Adolf Eichmann

  • After witnessing the trial of Adolf Eichmann, philosopher and writer Hannah Arendt wrote a book called Eichmann in Jerusalem: A Report on the Banality of Evil in 1963.
  • Eichmann was a lieutenant colonel in the Nazi SS during World War and was one of the major organizers of the Holocaust.
  • Eichmann organized the system of grouping Jewish people into ghettos and later led the system of transportation that sent Jews to concentration camps.
  • Eichmann said towards the end of the war that he would “leap laughing into the grave because the feeling that he had five million people on his conscience would be for him a source of extraordinary satisfaction.”
  • He escaped Europe after the war and was caught by Mossad agents in Argentina in 1960.
  • After a trial watched worldwide, he was convicted of war crimes and hanged in 1962.
  • During the trial, Eichmann did not deny the veracity of the Holocaust or his role in organizing it, but claimed that he was simply following orders in a totalitarian Führerprinzip system.

The Banality of Evil

  • Arendt rejected the idea that Eichmann or other Nazis acted as psychopaths, but were simply normal people willing to do great evil.
  • Banality, in this sense, is not that Eichmann’s actions were ordinary, or that there is a potential Eichmann in all of us, but that his actions were motivated by a sort of stupidity which was wholly unexceptional.
  • Misunderstanding of the categorical imperative. Eichmann only recognized the part that said one should live in accordance with the law, but ignored the implicit suggestion that we must live the golden rule, and treat others as we would wish to be treated. Eichmann ended up telling himself, according to Arendt that he was no longer “‘was master of his own deeds” and  that he was “unable to change anything.”
  • Eichmann was unable to communicate with originality. He used a series of stock phrases and cliches rather than fresh expression. Using terms like the “final solution” and other euphemistic cliches seemed to make Eichmann unaware of the evil of his acts.
    • Collateral damage
    • ethnic cleansing
  • Eichmann was a joiner his whole life, joining clubs and organizations without any purpose other than giving his life meaning.
  • Ego combined with lack of intellect hurt Eichmann’s defense. He bragged about deeds he had done, even though it undermined his defense. The French philosopher Jacques Ellul once said that “the mass man is clearly subhuman but pretends he is Superman,” a claim that makes sense about the banality of evil and Eichmann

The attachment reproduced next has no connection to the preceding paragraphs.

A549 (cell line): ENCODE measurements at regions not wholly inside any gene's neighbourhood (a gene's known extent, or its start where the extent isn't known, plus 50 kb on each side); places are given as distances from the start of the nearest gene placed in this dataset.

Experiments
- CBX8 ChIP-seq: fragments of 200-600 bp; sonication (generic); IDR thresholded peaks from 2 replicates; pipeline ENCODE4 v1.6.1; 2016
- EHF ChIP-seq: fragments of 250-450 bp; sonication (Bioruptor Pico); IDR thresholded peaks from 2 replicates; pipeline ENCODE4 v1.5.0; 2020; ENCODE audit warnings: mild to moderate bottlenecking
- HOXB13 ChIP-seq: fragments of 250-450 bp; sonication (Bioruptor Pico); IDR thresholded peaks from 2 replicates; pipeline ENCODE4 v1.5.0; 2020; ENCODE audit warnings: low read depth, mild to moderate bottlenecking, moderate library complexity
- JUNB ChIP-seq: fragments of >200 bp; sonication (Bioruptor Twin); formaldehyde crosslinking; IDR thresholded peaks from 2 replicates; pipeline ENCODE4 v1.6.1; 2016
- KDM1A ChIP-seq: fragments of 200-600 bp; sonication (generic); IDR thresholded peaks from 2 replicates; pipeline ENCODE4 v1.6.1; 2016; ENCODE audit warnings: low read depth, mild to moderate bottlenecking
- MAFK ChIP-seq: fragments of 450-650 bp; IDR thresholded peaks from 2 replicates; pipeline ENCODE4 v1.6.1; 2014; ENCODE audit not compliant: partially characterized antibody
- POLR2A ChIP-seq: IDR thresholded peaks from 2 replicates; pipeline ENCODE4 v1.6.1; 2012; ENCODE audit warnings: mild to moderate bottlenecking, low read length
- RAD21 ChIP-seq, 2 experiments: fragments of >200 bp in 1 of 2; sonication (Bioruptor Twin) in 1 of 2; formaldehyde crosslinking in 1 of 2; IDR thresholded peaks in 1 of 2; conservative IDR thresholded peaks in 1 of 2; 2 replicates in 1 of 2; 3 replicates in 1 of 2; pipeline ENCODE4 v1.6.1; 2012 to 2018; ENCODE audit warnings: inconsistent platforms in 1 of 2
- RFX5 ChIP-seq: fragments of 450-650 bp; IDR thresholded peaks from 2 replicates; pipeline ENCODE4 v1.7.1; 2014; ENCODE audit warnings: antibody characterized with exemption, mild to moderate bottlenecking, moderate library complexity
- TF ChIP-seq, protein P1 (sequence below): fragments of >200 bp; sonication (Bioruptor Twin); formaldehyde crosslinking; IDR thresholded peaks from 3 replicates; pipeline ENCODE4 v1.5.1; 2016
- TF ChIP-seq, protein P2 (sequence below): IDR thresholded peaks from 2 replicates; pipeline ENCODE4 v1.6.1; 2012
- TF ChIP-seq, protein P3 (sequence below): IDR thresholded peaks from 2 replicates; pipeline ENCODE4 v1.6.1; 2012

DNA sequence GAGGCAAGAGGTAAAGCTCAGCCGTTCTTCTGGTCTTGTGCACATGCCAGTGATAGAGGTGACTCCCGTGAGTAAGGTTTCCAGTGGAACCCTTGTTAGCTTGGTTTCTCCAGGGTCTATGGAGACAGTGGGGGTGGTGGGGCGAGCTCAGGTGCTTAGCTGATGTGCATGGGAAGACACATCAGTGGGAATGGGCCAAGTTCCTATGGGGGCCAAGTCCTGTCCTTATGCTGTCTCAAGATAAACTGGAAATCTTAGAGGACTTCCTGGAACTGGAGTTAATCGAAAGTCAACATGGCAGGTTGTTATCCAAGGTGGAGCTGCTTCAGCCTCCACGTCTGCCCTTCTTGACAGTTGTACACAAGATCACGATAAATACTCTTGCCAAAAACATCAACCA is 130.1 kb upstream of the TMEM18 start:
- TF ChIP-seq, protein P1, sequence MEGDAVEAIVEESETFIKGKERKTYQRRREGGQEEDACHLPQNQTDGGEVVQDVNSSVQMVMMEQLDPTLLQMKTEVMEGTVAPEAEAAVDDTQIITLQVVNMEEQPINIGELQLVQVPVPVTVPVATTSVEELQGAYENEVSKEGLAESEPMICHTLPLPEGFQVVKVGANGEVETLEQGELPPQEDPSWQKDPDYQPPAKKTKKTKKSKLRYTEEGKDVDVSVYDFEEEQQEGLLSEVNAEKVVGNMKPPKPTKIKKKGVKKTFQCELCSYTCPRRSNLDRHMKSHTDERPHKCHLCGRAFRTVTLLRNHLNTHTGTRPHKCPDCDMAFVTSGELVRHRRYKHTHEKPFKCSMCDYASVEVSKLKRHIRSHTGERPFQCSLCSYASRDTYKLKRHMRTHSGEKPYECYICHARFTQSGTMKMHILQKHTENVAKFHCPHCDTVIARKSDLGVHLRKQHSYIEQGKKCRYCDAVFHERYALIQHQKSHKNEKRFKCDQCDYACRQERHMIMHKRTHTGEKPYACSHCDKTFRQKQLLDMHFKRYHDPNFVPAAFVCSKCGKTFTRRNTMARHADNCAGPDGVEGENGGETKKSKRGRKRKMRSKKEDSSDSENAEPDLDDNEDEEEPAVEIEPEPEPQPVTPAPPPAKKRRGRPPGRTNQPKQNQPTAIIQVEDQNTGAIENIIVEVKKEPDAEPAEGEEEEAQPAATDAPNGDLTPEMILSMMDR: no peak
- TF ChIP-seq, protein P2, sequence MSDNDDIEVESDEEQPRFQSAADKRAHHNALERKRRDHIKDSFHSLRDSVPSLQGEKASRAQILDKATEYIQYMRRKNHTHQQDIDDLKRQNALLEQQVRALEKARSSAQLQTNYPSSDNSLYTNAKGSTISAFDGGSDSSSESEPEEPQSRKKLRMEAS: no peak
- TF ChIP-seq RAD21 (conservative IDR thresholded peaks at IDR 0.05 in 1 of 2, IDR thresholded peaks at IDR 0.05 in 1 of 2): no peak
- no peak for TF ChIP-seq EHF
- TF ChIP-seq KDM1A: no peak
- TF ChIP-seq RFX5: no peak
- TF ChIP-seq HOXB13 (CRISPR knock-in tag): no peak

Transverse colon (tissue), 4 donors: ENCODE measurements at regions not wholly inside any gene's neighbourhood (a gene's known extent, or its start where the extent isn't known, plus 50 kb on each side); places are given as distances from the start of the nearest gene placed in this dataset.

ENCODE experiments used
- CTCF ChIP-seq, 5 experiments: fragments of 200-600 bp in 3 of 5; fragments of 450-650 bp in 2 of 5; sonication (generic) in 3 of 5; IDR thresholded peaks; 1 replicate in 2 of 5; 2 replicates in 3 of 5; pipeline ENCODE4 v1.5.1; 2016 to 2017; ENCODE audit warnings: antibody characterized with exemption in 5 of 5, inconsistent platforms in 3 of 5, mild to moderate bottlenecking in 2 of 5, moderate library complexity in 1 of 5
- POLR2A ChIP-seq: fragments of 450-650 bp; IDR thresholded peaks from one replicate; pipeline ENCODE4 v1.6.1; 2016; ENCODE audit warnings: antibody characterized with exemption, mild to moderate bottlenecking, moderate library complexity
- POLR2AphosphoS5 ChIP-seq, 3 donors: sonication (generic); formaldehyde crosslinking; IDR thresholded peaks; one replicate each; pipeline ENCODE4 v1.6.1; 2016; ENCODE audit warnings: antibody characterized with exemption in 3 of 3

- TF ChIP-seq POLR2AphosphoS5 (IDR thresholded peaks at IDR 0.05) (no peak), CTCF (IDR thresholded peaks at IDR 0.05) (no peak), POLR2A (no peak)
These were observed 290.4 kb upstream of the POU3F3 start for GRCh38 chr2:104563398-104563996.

• Eichmann was more supportive of the genocide against the Jews because it was endorsed by respectable members of society.
  • During his imprisonment before his trial, the Israeli government sent no fewer than six psychologists to examine Eichmann. These psychologists found not only no trace of mental illness, but also no evidence of abnormal personality whatsoever.

Moral Choice Remains in Even Totalitarian Society

  • Arendt insists that moral choice remains even under totalitarianism, and that this choice has political consequences even when the chooser is politically powerless:[U]nder conditions of terror most people will comply but some people will not, just as the lesson of the countries to which the Final Solution was proposed is that “it could happen” in most places but it did not happen everywhere. Humanly speaking, no more is required, and no more can reasonably be asked, for this planet to remain a place fit for human habitation.
  • She gives the example of Denmark:
    • “It was not just that the people of Denmark refused to assist in implementing the Final Solution, as the peoples of so many other conquered nations had been persuaded to do (or had been eager to do) — but also, that when the Reich cracked down and decided to do the job itself it found that its own personnel in Denmark had been infected by this and were unable to overcome their human aversion with the appropriate ruthlessness, as their peers in more cooperative areas had.”



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